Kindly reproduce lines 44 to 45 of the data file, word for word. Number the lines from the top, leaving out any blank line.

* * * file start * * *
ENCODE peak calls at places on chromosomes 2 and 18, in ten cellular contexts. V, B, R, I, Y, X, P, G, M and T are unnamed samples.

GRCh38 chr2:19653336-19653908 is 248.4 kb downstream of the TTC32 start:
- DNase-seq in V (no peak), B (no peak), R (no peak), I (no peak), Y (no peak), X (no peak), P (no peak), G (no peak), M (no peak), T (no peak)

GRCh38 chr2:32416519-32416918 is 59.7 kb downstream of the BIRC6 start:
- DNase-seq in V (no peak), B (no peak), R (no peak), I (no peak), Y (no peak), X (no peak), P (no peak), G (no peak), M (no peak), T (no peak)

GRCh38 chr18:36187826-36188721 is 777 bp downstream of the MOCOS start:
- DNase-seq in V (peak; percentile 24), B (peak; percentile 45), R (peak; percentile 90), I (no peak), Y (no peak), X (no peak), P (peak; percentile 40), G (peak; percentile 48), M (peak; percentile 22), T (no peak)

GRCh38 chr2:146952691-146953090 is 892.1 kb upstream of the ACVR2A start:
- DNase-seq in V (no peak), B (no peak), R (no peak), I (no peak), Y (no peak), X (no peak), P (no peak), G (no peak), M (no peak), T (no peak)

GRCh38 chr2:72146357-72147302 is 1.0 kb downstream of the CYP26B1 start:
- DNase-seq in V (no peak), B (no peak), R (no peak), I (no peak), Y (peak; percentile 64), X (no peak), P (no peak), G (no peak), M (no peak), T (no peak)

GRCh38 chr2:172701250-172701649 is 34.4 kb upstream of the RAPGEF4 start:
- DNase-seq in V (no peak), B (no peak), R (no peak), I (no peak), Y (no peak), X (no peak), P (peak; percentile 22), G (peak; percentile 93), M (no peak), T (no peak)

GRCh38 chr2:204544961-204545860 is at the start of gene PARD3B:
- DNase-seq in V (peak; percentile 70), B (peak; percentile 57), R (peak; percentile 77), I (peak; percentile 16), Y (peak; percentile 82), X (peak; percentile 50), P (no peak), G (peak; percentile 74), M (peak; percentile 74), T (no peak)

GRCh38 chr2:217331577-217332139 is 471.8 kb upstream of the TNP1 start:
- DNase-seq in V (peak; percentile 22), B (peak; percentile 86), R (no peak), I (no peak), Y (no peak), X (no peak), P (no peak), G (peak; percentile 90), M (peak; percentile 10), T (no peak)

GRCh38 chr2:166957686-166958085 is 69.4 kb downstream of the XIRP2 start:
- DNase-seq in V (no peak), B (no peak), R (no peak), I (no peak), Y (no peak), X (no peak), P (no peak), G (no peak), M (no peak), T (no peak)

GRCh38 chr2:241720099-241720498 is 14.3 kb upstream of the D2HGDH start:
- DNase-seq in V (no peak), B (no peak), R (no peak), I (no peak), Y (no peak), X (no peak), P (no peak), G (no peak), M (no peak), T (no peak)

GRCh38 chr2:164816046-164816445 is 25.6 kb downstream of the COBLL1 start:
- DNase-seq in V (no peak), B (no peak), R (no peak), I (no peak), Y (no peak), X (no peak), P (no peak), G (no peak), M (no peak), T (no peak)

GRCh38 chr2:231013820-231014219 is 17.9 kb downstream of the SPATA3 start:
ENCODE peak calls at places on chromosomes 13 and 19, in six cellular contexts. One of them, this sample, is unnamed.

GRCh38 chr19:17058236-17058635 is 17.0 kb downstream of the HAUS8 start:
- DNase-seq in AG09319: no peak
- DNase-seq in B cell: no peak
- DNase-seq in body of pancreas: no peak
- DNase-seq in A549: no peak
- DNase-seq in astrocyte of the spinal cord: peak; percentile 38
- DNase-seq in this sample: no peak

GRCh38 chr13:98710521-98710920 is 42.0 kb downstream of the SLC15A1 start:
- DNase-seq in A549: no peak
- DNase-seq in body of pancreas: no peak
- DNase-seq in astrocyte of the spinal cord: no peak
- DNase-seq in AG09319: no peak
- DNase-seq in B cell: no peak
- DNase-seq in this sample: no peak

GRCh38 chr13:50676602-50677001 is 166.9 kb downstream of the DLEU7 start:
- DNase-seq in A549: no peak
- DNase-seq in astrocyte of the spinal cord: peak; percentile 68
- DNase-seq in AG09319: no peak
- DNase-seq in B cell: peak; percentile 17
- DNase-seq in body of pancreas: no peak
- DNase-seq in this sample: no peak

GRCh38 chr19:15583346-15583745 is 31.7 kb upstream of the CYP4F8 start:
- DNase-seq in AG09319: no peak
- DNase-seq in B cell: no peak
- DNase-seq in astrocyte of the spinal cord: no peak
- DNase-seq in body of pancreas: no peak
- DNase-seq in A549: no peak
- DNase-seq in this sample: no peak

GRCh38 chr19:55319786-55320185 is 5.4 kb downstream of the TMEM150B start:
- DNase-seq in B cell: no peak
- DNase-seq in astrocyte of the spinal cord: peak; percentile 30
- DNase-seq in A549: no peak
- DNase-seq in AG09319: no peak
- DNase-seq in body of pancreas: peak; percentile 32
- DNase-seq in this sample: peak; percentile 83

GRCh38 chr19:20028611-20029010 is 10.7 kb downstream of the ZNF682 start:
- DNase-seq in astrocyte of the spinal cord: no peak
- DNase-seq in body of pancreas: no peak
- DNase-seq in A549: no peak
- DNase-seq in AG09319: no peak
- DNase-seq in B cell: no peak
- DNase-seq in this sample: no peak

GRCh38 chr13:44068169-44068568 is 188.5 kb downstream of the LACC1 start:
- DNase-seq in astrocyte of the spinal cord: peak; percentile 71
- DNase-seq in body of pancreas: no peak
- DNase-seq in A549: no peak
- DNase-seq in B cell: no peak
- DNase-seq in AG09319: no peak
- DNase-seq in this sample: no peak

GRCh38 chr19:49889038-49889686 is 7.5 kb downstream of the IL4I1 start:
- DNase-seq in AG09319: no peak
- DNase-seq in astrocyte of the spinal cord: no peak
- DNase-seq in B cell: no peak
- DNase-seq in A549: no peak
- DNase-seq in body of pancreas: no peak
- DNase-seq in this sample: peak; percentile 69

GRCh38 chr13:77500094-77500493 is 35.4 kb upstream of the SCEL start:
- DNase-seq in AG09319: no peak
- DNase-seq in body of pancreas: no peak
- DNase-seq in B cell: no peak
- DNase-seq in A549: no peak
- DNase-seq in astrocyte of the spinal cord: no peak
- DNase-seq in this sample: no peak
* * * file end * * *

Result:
- DNase-seq in B cell: peak; percentile 17
- DNase-seq in body of pancreas: no peak